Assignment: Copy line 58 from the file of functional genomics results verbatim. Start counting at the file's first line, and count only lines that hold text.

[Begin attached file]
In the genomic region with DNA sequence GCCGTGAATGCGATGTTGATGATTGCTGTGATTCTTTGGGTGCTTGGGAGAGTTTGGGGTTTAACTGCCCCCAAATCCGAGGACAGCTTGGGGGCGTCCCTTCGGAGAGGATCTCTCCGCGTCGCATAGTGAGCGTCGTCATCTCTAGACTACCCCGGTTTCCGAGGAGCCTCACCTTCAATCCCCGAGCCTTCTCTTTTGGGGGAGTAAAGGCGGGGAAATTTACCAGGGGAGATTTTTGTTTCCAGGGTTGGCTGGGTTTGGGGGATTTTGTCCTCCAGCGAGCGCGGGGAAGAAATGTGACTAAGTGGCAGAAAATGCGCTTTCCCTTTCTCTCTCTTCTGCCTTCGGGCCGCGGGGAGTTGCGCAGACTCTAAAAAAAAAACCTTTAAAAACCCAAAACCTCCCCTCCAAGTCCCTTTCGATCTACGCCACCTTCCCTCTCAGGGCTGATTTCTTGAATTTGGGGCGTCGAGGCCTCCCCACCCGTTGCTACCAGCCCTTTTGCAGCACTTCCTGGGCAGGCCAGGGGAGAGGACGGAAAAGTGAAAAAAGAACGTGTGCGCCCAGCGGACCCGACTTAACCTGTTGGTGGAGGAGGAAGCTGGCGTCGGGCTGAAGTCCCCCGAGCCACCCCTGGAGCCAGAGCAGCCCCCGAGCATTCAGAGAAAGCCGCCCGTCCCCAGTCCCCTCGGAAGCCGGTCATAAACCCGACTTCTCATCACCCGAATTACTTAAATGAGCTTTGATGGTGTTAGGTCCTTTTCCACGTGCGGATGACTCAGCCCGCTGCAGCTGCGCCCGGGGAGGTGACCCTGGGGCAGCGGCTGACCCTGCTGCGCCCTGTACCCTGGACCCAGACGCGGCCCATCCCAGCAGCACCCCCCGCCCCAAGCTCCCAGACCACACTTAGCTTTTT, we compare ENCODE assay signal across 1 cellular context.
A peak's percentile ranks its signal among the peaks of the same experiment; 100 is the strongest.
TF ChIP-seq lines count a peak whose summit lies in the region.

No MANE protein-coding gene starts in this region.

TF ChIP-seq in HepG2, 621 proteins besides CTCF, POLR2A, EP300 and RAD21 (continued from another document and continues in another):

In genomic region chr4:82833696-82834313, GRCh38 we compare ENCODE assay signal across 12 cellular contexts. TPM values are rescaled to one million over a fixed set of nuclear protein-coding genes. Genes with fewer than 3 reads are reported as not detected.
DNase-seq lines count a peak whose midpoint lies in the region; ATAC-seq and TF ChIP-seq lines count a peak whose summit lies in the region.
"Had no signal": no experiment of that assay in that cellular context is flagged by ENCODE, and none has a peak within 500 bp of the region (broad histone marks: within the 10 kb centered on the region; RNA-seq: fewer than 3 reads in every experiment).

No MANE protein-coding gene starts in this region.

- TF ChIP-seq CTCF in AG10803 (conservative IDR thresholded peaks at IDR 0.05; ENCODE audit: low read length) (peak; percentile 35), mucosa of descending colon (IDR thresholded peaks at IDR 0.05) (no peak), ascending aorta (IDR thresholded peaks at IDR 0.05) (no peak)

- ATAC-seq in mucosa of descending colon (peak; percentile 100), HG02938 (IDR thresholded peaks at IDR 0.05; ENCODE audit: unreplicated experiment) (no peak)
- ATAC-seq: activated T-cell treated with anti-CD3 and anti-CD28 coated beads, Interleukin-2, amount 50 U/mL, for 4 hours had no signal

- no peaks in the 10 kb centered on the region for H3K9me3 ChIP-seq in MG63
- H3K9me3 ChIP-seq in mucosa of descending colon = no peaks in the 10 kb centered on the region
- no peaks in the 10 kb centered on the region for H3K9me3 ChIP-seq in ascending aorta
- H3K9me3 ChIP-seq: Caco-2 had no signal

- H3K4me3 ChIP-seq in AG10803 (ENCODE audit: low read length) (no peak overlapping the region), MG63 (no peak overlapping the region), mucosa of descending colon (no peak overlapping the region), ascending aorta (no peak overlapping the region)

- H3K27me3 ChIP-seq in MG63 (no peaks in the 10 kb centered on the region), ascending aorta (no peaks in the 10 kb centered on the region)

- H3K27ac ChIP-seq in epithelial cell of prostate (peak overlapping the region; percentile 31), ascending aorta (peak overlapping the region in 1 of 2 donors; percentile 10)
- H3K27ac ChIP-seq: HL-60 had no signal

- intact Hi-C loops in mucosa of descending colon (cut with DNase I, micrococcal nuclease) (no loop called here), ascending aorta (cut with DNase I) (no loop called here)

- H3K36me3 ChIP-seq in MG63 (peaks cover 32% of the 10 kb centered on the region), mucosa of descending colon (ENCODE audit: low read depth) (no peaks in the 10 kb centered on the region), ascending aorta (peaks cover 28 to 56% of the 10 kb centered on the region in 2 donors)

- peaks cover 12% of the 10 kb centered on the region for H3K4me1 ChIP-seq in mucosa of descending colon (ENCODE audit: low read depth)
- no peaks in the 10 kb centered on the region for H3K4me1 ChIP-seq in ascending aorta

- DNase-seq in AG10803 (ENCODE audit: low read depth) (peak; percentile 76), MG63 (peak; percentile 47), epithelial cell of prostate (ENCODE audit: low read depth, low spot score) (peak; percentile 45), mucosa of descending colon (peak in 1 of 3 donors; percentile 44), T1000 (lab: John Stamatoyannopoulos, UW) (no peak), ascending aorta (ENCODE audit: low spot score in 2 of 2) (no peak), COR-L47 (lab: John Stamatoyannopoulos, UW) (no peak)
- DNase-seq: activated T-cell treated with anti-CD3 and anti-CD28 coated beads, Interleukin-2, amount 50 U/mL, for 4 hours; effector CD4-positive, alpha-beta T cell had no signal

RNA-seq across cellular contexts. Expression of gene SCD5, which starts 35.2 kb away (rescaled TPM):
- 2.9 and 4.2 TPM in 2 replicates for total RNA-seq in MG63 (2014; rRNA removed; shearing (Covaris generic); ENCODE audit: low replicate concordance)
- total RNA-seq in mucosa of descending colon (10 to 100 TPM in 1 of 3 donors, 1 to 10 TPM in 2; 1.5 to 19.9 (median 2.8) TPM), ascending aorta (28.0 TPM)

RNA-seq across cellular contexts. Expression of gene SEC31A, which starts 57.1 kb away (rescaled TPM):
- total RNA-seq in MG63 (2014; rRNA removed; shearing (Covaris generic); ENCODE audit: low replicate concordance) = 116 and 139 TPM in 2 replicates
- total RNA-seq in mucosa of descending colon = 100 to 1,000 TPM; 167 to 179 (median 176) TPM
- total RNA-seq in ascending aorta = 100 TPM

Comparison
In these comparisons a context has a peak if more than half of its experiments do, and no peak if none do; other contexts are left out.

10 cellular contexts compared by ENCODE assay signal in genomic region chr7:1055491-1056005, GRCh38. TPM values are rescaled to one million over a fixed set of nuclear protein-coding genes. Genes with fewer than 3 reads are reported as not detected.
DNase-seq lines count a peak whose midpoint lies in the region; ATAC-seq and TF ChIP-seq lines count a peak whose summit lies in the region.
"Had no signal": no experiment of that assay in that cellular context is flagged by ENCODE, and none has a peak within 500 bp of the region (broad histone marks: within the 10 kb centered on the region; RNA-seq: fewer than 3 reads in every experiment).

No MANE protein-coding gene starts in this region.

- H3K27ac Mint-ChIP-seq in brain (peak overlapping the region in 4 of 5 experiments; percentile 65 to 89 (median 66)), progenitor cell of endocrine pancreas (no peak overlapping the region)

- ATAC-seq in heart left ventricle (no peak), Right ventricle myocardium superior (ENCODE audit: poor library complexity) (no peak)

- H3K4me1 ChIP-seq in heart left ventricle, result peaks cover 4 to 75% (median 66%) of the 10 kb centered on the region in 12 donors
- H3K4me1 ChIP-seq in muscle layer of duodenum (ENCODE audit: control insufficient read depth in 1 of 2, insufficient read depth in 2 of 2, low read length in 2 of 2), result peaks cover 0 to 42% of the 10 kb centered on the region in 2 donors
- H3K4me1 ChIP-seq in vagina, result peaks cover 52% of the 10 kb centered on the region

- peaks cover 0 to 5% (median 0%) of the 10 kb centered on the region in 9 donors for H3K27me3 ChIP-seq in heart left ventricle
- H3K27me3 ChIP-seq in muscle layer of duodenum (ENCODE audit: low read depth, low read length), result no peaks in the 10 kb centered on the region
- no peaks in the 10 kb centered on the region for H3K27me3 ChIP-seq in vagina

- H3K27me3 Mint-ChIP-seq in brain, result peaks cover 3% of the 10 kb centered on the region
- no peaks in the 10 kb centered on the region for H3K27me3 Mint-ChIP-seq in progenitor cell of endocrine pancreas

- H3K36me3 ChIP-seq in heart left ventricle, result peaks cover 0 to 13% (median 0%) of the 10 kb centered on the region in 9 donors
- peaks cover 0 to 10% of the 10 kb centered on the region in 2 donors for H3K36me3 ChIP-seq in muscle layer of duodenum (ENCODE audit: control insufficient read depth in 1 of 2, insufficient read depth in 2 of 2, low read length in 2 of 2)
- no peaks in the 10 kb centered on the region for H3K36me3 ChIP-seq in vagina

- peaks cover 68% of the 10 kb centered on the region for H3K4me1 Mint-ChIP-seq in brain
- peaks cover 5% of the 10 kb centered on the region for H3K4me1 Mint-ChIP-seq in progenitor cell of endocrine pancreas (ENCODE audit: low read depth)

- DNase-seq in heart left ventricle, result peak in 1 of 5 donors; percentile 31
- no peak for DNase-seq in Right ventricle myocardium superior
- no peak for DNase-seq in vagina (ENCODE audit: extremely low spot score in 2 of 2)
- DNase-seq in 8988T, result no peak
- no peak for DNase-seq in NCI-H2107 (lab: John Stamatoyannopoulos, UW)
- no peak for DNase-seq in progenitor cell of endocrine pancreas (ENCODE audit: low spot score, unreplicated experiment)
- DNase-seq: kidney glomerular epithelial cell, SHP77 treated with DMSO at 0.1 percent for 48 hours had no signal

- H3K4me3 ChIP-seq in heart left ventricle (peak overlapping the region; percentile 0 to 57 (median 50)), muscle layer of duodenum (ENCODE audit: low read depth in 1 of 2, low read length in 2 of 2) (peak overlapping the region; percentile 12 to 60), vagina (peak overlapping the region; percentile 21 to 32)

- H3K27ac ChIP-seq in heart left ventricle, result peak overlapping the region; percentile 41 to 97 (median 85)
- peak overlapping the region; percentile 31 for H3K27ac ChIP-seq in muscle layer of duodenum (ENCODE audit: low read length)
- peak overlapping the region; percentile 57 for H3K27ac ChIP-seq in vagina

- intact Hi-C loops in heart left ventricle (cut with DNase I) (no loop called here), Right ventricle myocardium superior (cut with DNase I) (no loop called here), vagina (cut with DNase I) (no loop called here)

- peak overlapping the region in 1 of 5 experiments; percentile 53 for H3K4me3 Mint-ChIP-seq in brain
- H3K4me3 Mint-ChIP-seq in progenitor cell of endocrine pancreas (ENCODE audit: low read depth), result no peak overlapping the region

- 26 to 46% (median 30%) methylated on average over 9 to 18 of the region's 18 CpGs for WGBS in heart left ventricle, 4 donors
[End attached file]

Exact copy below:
- DNase-seq in 8988T, result no peak